Can Glasses be a Business Expense in the UK?
The tax world is pretty intricate and complex, and navigating through it can be, at times, a bit onerous. That being said, all you need is the basic knowledge, and you can navigate about it.
One of the essential parts of tax law is tax exemptions. This article will focus specifically on UK tax law and whether you can claim the issuance of glasses as a business expense in the United Kingdom.
The main thing you have to understand about glasses is their duality in terms of purpose. A quintessential example of the said duality is when the glasses are used both in the workplace and at home.
Her Majesty’s Revenue and Customs, HMRC, rules that, based on the Health and Safety regulations, workers or employees who need to use Visual Display Units, VDUs, and Display Screen Equipment, DSEs, are entitled to claiming the costs of the said appliances from their employers, so long as they meet the strict requirements stipulated in the Health and Safety Regulations.
Thus, this raised the issue of self-employment. If you are self-employed, does that mean that you can cover the glasses’ cost through the business?
What if you are self-employed?
Self-employment and normal employment are two different things, and this can be seen when it comes to tax and tax exemptions.
In self-employment, the cost and expenditure used to cover an eye test cannot be regarded as a business expense. This is because there aren’t any legal requirements in the Health and Safety Regulations that cover this specific situation.
Glasses, on the other hand, are a different case. With regards to glasses and tax exemptions, the duality of wearing glasses comes into play.
If you wear glasses at work alone, then there is a likelihood that they can be covers as tax exemptions. However, if you wear glasses at home and work, then it is unlikely that your claim of these costs incurred against taxes will succeed.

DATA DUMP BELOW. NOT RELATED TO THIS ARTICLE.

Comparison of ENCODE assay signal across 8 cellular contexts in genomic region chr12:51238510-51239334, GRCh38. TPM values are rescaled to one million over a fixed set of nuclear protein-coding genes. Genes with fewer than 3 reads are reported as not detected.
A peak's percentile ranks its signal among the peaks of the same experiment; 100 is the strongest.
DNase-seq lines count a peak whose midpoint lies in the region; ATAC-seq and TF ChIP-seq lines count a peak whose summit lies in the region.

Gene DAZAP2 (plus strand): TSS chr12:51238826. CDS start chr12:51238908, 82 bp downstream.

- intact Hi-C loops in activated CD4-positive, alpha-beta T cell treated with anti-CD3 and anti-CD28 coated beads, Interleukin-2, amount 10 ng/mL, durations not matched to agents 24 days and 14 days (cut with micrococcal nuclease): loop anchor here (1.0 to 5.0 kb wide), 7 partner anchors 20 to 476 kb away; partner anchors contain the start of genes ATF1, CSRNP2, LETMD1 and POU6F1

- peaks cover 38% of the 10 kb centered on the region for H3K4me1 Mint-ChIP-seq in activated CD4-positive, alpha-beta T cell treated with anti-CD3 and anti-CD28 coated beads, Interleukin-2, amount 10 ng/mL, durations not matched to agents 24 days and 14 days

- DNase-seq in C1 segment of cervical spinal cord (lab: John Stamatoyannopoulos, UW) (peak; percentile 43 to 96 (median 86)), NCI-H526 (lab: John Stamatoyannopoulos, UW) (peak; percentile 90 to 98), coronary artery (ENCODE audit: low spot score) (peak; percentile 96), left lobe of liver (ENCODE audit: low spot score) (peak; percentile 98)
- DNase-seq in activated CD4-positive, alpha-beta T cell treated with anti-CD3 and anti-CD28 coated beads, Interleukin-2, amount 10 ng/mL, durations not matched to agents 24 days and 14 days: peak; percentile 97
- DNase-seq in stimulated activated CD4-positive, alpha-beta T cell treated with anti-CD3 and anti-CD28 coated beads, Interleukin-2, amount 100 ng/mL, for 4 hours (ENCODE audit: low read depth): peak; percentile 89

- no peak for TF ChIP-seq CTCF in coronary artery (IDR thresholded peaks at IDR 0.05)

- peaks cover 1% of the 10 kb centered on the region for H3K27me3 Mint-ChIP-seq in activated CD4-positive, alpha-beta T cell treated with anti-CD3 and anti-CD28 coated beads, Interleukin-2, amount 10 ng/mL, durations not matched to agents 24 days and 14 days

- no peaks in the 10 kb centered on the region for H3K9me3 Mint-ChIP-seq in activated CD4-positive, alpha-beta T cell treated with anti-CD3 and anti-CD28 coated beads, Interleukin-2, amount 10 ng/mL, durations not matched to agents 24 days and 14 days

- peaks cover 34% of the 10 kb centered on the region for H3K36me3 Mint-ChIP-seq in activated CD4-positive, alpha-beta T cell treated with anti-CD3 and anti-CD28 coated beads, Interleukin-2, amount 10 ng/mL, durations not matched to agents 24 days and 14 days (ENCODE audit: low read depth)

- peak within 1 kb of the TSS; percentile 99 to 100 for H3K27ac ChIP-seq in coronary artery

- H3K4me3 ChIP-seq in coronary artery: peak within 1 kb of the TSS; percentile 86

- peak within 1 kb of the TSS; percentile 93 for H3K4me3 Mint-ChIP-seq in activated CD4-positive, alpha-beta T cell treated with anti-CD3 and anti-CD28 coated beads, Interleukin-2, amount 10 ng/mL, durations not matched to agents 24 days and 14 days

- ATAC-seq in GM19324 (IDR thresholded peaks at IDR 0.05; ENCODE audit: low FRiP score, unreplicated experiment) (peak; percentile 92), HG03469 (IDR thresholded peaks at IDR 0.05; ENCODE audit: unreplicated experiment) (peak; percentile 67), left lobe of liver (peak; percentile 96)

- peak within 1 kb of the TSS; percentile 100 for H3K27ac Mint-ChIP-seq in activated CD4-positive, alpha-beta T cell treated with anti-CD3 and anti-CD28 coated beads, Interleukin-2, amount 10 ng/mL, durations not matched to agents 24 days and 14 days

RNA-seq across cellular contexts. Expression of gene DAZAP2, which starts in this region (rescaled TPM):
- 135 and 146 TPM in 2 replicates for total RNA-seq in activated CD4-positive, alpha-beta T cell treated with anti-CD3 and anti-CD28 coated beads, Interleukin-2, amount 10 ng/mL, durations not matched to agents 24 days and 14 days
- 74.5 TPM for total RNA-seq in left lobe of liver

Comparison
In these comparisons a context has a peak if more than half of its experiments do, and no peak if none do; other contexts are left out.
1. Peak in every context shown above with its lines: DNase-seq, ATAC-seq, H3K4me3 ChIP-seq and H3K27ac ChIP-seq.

Glasses and taxes are a capricious topic, and this is because the HMRC will find it had to believe that the glasses used were wholly and purely for business, and thus will likely dismiss the tax exemption claim.
However, this issue can be addressed if you can prove that the glasses are left at the office after working hours, thus verifying that they are only used for work. This way, you will be able to bring forth the argument that they are, in fact, a business expense, and thus they can be claimed in the tax return.
Claiming the cost of glasses and eye tests as a business expense
According to the HMRC, under the Health and Safety Regulations, workers using VDUs and DSEs can transfer the costs of the eye test, and subsequently, the purchase of the said equipment to the business.
Limited liability companies
The rules concerning glasses and taxes do change a bit when it comes to limited companies. This is because the business is required to follow the Health and Safety Regulations. Precise laws surrounding glasses and if they are allowable for personal or corporate tax for the employees or directors of a firm exist.
To begin with, you need to get an eye test. The company can pay for regular eye tests for its employees and directors under safety and health legislation. This applies when it is necessary to utilize display screen equipment for periods of an hour or longer at any one time daily. An eye test result should show that any lenses an optician has prescribed are for display work only rather than a general prescription.
If the employees of the organization or enterprise are required to use digital screens such as laptops for more than an hour daily, regularly, then the cost of eye tests done on the employees can be deemed as an allowable business expense in corporate tax.
With regards to glasses, the duality of use must still be taken into account. The more the glasses are used by the employees in day to day endeavors, both inside and outside the enterprise, the more difficult it is to argue that the glasses are indeed business expenses, and thus should be allowable in corporate tax.
If an eye test is conducted on an employee, and the results show that they will need glasses to go about their office business only, then the cost of both the glasses can be considered a business expense. This is a bit utopic since, in reality, it may be a bit more difficult to prove that glasses will be needed when dealing with a laptop and not the TV or when driving.
Worry not, though. Even when there is a dual-use of the glasses, the business can still claim the portion that directly relates to the business. That being said, this will directly result in the business portion in the said claim becoming a taxable benefit. Thus, there will be a need to fill the P11d forms while also paying Class 1a national insurance.
If an employee is wearing or wears glasses for personal reasons, the employer cannot pay for the contact lenses or glasses used unless they are DSE or VDU prescribed.